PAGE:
(ANGIE'S LIST) - Energy experts say warmer temperatures and lower fuel prices should cut down heating costs this winter, but they still warn against cranking up the heat. Every home has energy hogs that eat up more than their fair share of household power. Angie's List has some tips to stay warm and save even more money as the temperatures drop.
12 Energy Hogs "Quick Tips:
- Most American homeowners will spend more than $2000 to heat their homes this winter. The fastest way to cut this cost is to go for savings in your No. 1 energy user – your HVAC system. Even small savings here will add up fast.
- You can save as much as 10 percent a month on your heating bill by setting your thermostat at 65 degrees for at least eight hours/day. If this idea gives you chills, lower the heat when you’re gone to work -- or sleeping – so you don’t have to suffer.
- Lots of us have programmable thermostats to make this tip super easy, but 40 percent of us don’t actually know how – or just don’t – use the smart device. Learn how to use it and put it to work for you!
- Another easy way to save is to switch out your furnace filters so they’re allowing good air flow. That helps your furnace work more efficiently. Dirty air filters lead to trouble with the whole system. Can’t remember to do this chore? Tie it to when you pay your heat bill.
- Another cost-free energy saver is to keep your major appliances in good shape. They’re the No. 2 energy user in your home. So get your vacuum attachment out and clean your refrigerator coils.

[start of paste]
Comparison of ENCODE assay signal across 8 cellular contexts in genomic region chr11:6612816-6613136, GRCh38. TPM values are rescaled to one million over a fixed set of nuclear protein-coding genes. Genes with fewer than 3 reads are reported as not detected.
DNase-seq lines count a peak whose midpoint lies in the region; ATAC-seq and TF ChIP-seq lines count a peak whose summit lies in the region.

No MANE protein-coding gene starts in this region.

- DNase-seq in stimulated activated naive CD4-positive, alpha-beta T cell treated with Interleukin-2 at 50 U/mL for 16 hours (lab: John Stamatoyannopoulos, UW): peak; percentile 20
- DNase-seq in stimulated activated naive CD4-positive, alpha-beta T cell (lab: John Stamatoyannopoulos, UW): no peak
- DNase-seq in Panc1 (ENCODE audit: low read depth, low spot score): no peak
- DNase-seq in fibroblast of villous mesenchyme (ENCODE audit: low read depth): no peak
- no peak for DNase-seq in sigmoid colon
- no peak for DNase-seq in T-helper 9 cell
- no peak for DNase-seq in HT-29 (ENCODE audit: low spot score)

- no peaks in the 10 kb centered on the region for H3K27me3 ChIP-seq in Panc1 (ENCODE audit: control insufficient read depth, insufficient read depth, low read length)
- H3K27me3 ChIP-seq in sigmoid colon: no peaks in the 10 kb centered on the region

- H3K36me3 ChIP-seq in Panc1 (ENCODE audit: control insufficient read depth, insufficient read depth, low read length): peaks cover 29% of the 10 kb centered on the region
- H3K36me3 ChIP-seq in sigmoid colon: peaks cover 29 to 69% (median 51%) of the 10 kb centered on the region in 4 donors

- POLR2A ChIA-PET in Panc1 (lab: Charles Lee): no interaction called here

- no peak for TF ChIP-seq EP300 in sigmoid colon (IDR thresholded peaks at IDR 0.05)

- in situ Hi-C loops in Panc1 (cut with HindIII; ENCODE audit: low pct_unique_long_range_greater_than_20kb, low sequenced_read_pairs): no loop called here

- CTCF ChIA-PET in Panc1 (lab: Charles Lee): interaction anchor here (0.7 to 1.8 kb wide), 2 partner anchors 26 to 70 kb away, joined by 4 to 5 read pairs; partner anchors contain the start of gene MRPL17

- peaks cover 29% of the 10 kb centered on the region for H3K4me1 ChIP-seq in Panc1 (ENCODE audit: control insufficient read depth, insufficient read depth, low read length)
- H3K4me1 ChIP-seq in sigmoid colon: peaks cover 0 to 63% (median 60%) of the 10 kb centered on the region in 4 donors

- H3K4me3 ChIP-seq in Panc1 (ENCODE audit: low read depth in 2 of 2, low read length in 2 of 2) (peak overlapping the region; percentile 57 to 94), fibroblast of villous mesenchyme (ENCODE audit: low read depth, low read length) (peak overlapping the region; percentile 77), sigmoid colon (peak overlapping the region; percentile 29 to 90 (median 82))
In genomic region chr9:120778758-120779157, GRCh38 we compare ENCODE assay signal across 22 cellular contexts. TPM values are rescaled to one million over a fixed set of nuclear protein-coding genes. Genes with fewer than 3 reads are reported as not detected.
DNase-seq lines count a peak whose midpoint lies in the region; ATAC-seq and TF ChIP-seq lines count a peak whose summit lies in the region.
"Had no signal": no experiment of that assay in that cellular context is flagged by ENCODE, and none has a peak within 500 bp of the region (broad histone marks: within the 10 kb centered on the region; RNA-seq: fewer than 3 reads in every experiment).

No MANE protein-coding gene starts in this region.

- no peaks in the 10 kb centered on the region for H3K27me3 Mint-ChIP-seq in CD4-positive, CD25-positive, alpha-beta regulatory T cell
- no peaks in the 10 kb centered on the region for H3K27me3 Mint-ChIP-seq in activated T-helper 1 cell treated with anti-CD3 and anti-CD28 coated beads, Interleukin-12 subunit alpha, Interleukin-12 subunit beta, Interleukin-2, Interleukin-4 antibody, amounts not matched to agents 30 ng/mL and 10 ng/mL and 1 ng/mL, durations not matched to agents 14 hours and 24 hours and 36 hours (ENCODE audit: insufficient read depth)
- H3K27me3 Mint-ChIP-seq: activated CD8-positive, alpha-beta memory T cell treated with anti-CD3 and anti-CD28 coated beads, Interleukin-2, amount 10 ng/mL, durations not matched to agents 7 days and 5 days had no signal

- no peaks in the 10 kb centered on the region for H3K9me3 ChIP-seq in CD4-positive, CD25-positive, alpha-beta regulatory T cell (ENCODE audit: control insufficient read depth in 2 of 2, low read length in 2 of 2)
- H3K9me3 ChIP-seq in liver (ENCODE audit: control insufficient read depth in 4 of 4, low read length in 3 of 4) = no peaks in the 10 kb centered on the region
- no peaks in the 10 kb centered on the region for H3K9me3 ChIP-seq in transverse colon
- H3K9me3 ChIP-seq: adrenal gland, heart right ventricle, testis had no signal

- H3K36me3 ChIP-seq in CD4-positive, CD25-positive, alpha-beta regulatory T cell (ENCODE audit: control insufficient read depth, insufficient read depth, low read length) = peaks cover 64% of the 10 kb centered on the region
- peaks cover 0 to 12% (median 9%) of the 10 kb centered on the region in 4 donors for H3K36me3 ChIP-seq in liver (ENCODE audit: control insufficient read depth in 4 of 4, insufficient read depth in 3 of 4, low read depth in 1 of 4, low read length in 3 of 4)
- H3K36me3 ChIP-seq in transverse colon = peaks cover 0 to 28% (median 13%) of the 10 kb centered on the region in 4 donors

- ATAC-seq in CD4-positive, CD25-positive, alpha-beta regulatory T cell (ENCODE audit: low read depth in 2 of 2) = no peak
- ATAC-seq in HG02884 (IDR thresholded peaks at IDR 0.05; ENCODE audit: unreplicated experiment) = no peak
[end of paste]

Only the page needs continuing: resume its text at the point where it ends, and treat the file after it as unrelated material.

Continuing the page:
- Everyone knows to seal up drafts around your windows and doors– but don’t stop there. Check the seals on the doors to your stove, deep freeze and refrigerator. Those large appliances use up a lot of energy, so keep them sealed up as tight as your house.
- Slow cookers and microwaves can be your best friend in the winter. Not only will they speed up dinner, if you can reduce heating up your oven or range, you’ll save a lot.
- Microwaves use about half the energy of ranges and ovens, and dinner in a slow cooker can cost only 17-cents of electricity.
- You want to save but you don’t want to sacrifice? Here’s the best tip for you. Go find your water heater and turn the base temperature down to 120 degrees Fahrenheit. You won’t even notice the drop when you get in the shower, but you will in your bill. The water heater is your third-biggest energy user.
- The biggest cost in the laundry room is the energy needed to heat your water, but both machines are appliances, so they account for a big chunk of your bill. Wash in cold water and keep the dryer lint screen and vents clean so it operates at top efficiency.
- The right type and amount of insulation is a huge step forward in energy savings, but more than half of homes in the U.S. are not properly insulated. Climate determines both type and amount, and getting the right stuff in the right places isn’t as easy as it looks.
- If you feel like you’ve done as much as you can and your energy bill is still too high, reach out to your utility company to see if they offer a free energy audit or hire one yourself. They may find savings you missed.